The next stop for us was Old Faithful, where we waited over an hour for the famous geyser to blow. I’m going to catch hell for saying this from all my geologist friends (n=0), but I have seen cooler fountains at the mall. I know it’s old and its timely (dare I say.. faithful), but this wasn’t my cup of tea. Maybe we picked a spot that diminished the impressiveness here, but regardless, we checked the box with our picture and moved on up the dusty trail.
We spent the night in Grant Village, where we made friends with a group from Colorado that were backpacking along the Continental Divide trail. I learned a ton about the logistical differences between long distance backpacking and cycle touring here. Of particular note, that backpackers have trail names that follow them during hikes in the wilderness. I want a trail name :(
New Friends. Grand Tetons.
For our last day in the park area, we cycled through Grand Tetons National Park. These are the coolest mountains that I have ever seen in person. It’s hard to put into words what makes these Tetons so grand, but they really appear to come up out of nowhere from the lake and continue jutting skyward to enormous heights. It seemed that around every corner there was an even more impressive view. I now understand why rich people all want to vacation in Jackson hole… it’s a sick spot.
That night, we camped in Colter Bay. You know those situations where a stranger learns your from… like New York City, and they have a friend who also lives there, and they are like, “Do you know John Wankonowitz.” You always say: no. Right?
Well… this is, in fact, a small small world. As we entered the camp, a guy named Justin approached us, welcoming us with a few cold beers. Strong opening. We got to chatting about our respective cycling tours (he is mountain biking the Continental Divide trail… which is intense) and sat down to a deluxe Suzie-fied open flame Mexican buffet. Between the wood fired quesadilla and nacho courses, we told him that we met over in Korea. He paused and mentioned that he knew a couple that also taught in Korea a long time ago. We laughed in thinking we’d know that one random couple from years ago, in a country of 60 million plus people and thousands of English teachers, but figured we’d ask who they were.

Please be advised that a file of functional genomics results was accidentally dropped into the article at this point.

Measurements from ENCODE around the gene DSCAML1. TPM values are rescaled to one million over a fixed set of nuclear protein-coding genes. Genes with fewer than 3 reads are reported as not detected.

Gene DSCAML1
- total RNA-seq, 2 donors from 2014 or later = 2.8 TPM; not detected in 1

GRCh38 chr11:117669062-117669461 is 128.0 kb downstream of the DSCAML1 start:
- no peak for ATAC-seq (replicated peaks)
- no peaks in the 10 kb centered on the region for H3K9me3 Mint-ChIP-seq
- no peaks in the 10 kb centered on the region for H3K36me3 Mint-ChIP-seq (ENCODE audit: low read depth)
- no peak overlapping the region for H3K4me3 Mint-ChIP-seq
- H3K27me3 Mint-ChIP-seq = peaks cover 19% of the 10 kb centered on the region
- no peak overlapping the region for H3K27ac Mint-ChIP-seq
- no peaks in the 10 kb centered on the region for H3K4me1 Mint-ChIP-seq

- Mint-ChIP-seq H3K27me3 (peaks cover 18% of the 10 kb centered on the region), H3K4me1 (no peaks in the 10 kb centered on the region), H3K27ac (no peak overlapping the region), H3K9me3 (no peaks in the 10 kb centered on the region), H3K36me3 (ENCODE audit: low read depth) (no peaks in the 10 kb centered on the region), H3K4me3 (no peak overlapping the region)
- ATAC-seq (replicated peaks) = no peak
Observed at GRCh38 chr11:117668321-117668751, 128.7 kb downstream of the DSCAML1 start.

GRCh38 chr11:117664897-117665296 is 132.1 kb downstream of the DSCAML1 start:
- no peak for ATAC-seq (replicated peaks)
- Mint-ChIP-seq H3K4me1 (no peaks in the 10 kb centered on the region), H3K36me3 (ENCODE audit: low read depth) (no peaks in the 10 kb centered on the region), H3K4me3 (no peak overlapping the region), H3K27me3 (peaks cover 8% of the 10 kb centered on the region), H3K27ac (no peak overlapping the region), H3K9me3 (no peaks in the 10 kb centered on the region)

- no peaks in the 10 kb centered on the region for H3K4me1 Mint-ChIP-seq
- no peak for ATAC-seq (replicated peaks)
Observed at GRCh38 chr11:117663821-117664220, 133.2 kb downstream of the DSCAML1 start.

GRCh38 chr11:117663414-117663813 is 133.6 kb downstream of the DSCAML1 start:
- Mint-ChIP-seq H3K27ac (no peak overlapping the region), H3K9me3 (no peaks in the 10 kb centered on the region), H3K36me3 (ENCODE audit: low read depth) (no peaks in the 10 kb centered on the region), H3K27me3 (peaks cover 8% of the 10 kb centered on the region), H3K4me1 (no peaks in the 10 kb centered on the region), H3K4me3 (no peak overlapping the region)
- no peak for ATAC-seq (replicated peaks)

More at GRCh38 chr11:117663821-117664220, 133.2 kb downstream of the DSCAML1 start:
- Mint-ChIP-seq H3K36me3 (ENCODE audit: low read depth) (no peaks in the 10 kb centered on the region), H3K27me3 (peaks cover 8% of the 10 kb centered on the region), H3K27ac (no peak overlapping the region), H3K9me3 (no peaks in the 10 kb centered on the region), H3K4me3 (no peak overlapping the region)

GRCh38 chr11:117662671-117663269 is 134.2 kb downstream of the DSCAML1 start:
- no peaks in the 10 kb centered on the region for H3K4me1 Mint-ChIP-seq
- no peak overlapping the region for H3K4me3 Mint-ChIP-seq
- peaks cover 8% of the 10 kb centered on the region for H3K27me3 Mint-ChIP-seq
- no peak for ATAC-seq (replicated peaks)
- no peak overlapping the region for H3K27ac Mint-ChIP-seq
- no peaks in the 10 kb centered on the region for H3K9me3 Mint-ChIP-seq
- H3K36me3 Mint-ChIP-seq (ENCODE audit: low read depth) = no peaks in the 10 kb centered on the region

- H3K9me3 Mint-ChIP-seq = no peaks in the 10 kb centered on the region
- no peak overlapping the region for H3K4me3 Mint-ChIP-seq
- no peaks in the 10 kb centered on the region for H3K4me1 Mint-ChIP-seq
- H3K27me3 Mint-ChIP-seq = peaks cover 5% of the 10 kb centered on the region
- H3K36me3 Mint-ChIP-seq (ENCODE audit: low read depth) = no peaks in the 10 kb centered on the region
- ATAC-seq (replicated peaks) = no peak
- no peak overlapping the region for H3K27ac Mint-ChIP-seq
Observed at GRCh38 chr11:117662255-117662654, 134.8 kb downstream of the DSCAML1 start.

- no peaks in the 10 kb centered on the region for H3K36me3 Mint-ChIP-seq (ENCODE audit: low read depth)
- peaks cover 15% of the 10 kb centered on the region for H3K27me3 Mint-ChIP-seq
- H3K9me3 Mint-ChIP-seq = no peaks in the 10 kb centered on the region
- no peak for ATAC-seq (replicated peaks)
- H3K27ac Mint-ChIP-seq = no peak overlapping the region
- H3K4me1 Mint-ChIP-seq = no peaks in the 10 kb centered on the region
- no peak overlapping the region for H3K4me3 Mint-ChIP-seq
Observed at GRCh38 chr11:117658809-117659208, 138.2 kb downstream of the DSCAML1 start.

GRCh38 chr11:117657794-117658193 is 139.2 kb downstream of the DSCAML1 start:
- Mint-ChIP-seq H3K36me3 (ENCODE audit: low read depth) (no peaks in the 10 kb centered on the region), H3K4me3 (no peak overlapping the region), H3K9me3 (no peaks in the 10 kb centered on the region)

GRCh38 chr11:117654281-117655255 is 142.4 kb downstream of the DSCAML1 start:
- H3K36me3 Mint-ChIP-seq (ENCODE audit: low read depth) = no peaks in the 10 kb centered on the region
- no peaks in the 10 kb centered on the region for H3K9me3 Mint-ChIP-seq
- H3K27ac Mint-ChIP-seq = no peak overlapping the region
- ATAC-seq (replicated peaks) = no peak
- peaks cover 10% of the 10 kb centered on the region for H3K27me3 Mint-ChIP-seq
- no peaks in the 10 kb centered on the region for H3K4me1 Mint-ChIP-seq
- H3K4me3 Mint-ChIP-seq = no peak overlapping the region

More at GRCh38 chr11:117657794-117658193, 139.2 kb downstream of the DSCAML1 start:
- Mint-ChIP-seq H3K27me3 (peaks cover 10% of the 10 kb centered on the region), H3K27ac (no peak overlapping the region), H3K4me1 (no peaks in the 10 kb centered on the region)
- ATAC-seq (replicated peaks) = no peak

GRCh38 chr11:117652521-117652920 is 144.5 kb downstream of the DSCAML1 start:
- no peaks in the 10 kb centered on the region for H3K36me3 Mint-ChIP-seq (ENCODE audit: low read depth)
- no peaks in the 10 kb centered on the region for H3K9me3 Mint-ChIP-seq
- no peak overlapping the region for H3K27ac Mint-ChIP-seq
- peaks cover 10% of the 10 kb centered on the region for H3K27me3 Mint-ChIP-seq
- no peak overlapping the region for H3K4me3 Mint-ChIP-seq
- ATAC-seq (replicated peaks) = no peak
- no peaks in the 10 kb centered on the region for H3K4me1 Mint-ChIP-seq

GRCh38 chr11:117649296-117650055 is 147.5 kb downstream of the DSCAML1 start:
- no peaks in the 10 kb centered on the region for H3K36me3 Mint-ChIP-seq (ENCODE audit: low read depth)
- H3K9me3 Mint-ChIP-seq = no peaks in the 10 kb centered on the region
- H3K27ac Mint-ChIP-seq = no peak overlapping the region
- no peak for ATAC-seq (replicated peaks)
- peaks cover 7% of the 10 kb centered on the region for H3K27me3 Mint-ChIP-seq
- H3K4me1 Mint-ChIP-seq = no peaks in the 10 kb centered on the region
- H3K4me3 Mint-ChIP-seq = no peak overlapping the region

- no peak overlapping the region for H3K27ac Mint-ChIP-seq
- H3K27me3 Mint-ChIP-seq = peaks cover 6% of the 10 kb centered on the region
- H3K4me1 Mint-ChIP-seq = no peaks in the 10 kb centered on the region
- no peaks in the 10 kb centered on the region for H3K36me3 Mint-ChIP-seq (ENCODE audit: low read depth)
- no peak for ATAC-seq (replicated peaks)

Turns out our friends Katie and Sessions were also his friends Katie and Sessions. By some small margin of victory (or error ) we did in fact know them.
The coincidence made for a great night of conversation and made me appreciate how lucky we are to be in this crazy cycle touring community. A community where people leave their jobs to adventure on two wheels. A community that shares beer with fellow weary travelers knowing how shattered their bodies must feel after a long day of riding their lives around on a bicycle. And a community that enjoys a high-calorie feast by campfire knowing that these happy calories will be empty by morning. Nothing makes my heart more full and for this I can say with confidence that Yellowstone was definitely worth it.
Side note of imagination getting the better of me: Imagine a grizzly with a cockney accent, starring muzzle open at the site of old faithful while swerving down a narrow road in a vehicle the size of a school bus. But soon she’s distracted further, hearing other honks from black bears and pairs of moose along the roadway, thinking “what the hell is going on with these other drivers?! They’re animals”, not knowing her cubs are in the back, causing ruckus for their mum by holding a “honk if you love honey” sign in the back. Just a thought… but a scary thought, don’t you think? Thank God I packed my noodle.
Check out more stories from our US Cycle Tour here.
Topics: Camping, Musings From The Road, USA, US Stories